Florida is taking center stage in a new documentary that premiered at the 2015 Aspen Ideas Festival. A documentary series focused on the "Idea Economy" features Dock to Dish Key West, Florida's first Community Supported Fishery and Community Seafood Market, as one of three forward-looking enterprises. Singled out by multi award-winning documentary filmmaker Alison Klayman, the company is focused on seafood sustainability, consumer health, and the livelihoods of Florida's commercial fishermen.
“We are extremely proud to have been selected by Klayman for the ‘Idea Economy’ documentary series,” D2D co-founder Tony Osborn said today. “Our inclusion proves that, together with our commercial fishermen, we do have the power to ‘rock the boat’ in the seafood industry. It’s exciting that a small company from a small town has the power to make a difference. This documentary provides our cause, mission and method with invaluable exposure on a national scale.”
HP Matter partnered with Klayman to develop a film series, “The Idea Economy”, that highlights the technology behind some of today's businesses that are disrupting and challenging the status quo in their respective industries. Each documentary explores the vision, passion and technological infrastructure of these companies that cultivates a need to change the world. In addition to D2D, the two other companies featured in the film series – which premiered on June 29th at the Aspen Ideas Festival – include Vimeo and One Kings Lane.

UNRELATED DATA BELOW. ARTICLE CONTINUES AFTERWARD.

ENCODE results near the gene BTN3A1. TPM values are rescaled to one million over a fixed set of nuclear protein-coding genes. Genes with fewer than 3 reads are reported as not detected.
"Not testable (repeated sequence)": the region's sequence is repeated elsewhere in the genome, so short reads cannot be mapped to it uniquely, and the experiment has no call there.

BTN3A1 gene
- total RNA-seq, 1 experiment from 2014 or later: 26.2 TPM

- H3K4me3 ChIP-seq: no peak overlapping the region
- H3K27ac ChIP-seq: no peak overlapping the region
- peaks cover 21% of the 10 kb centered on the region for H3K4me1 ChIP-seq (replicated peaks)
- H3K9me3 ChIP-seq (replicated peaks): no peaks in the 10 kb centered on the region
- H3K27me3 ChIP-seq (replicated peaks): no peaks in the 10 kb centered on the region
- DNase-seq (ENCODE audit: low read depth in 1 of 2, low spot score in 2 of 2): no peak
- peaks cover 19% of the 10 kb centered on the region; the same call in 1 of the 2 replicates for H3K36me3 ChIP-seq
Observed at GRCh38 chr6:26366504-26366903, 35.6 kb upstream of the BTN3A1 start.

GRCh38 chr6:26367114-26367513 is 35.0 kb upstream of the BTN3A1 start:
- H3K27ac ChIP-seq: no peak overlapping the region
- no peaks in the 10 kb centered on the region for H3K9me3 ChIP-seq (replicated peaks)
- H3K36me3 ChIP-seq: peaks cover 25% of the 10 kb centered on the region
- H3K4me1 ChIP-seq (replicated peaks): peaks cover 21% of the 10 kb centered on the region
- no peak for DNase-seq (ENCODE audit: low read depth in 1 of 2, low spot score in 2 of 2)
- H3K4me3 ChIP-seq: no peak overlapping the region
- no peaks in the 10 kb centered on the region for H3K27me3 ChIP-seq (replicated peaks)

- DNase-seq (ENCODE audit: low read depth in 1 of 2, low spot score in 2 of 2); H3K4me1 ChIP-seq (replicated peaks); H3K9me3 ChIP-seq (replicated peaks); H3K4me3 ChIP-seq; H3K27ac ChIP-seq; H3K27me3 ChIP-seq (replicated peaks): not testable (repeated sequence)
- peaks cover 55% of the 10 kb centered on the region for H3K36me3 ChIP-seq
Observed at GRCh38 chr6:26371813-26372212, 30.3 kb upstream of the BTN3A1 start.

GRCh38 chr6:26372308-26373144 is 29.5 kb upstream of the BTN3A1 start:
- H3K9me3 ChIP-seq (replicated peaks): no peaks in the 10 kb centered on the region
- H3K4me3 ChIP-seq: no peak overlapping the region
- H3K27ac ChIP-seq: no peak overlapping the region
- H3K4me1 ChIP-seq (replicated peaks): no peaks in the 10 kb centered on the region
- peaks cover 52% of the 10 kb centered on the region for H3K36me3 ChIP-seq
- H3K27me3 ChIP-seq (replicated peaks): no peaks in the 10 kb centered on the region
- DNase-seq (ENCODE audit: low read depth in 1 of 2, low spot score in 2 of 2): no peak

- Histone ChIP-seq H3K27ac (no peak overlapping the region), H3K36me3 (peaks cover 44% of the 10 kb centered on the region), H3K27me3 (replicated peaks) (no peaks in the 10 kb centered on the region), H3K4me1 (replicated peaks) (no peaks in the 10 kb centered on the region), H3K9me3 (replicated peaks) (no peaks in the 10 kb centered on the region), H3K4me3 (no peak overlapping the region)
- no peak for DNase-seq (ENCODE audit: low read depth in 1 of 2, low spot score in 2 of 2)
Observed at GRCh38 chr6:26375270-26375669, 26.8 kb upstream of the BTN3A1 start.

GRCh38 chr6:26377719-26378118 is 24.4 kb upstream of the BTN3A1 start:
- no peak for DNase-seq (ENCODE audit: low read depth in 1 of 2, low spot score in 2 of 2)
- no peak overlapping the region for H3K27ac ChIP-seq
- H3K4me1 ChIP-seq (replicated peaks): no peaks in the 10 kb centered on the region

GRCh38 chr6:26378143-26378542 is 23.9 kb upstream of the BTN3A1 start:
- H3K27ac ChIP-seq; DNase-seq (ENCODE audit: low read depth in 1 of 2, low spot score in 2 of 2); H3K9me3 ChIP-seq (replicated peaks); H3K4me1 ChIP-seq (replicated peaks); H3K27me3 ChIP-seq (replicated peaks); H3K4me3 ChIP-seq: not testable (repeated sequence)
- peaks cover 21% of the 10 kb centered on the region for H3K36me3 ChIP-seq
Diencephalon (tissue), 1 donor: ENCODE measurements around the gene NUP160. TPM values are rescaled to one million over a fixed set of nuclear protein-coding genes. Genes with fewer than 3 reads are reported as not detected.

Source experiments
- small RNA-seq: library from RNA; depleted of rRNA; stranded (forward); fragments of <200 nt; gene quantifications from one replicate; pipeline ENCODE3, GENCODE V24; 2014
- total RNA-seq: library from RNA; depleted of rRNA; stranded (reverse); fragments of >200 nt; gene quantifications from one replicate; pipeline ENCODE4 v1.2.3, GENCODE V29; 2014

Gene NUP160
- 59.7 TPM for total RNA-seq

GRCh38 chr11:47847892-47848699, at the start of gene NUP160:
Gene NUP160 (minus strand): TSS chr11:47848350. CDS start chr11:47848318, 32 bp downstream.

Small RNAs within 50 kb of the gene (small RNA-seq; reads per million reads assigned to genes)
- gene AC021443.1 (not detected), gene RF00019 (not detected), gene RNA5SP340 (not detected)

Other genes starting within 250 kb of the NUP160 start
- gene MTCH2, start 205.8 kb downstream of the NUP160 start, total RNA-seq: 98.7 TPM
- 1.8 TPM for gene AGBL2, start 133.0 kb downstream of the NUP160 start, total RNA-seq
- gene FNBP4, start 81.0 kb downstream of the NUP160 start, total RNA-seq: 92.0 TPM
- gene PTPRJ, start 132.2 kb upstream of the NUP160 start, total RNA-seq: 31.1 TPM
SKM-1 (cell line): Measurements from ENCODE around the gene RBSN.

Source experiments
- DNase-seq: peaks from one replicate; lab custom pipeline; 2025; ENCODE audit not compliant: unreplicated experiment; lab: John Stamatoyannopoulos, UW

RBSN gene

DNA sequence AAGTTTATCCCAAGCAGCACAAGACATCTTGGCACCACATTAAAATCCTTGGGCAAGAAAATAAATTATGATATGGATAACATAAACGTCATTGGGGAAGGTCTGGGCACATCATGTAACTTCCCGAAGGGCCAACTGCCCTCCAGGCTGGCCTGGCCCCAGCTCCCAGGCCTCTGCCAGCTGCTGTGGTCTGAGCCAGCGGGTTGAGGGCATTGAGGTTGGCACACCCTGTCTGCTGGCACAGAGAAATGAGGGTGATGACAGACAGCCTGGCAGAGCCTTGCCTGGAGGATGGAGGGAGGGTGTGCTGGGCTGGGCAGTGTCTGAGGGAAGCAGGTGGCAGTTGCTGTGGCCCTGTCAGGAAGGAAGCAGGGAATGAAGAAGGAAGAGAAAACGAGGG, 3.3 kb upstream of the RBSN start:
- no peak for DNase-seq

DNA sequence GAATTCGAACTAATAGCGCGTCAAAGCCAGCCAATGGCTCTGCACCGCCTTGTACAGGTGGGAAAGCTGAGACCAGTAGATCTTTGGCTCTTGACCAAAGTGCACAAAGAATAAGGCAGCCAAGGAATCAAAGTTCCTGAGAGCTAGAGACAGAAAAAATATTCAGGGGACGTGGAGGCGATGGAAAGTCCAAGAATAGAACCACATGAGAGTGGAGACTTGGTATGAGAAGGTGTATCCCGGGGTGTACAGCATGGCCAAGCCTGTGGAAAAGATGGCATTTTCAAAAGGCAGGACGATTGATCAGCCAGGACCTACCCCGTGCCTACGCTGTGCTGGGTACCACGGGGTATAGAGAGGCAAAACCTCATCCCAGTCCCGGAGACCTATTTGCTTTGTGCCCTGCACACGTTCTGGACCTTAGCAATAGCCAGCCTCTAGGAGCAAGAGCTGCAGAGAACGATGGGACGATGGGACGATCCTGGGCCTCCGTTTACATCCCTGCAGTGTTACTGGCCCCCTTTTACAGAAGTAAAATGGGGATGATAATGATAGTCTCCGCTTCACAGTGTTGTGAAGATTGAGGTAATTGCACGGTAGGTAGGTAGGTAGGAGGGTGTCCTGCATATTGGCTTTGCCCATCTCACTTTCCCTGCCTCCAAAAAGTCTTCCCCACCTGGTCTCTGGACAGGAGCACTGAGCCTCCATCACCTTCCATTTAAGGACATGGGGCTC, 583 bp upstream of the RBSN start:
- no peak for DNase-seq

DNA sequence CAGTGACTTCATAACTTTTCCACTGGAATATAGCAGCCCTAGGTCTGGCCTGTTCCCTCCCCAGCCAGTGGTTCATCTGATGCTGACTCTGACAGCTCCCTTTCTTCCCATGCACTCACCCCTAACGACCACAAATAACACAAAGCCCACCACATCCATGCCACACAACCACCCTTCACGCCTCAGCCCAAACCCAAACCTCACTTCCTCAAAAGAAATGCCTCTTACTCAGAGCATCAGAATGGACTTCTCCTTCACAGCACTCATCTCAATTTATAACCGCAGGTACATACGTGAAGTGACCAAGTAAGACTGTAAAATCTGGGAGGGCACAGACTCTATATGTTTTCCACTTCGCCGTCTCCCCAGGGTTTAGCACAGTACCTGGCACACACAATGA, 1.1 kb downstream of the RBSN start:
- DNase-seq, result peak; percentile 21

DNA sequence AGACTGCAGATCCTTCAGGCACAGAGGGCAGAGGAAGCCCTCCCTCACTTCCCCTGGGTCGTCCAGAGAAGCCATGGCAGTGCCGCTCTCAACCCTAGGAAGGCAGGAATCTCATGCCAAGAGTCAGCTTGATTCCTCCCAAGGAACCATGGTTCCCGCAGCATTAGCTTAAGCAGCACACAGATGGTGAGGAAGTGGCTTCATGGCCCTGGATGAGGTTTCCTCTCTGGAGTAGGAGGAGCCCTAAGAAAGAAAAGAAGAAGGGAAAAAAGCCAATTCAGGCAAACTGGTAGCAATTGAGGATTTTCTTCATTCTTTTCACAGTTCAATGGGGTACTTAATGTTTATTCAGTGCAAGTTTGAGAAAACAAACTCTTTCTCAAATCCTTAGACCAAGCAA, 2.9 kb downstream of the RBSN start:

The Aspen Ideas Festival is the nation's premier, public gathering place for leaders from around the globe to discuss issues that shape our lives and challenge our times.
The documentary explores how D2D is disrupting the traditional fishing industry’s status quo and developing a sustainable system enabled by instant communication. Delivering fresh fish daily, according to the documentary, requires precise tracking of inventory and a communication platform for fisherman and customers. D2D’s model relies on the instantaneous sharing of information between fisherman and seafood market, seafood market and restaurant, and seafood market and consumer.
“Each day, individual members and restaurants receive texts and emails alerting them on the catch of the day for purchase,” Paul Menta said. “D2D’s model begins and ends with mobile communication- and it’s working.” Mr. Menta participated alongside the film’s director Alison Klayman and Hewlett Packard’s CIO Ramon Baez in a discussion panel with an invitation-only audience of 700 attendees.
In the six short months since its founding in February of 2015, over 200 individual and restaurant members have signed up to purchase seafood from the market. “We’re so excited to share locally caught, sustainable American seafood with our customers because it’s the safest and healthiest catch in the world,” co-founder Chris Holland emphasized. “By utilizing communication methods, we’re raising the quality of seafood sold in Florida. We’re also improving the livelihood of local fisherman, who are now provided with both consistent work and a higher per price per pound compared to the fishing conglomerates exporting our delicious Florida fish overseas.”
While D2D has experienced immense success in Florida, the documentary brings the state’s first community supported fishery and seafood market to national attention — a goal that Holland strives for. “I want sustainable seafood or, as we call it – sea-sustainability – to be at the forefront of everyone’s minds,” he said. “This documentary elevates our mission beyond what we’ve established in Florida.”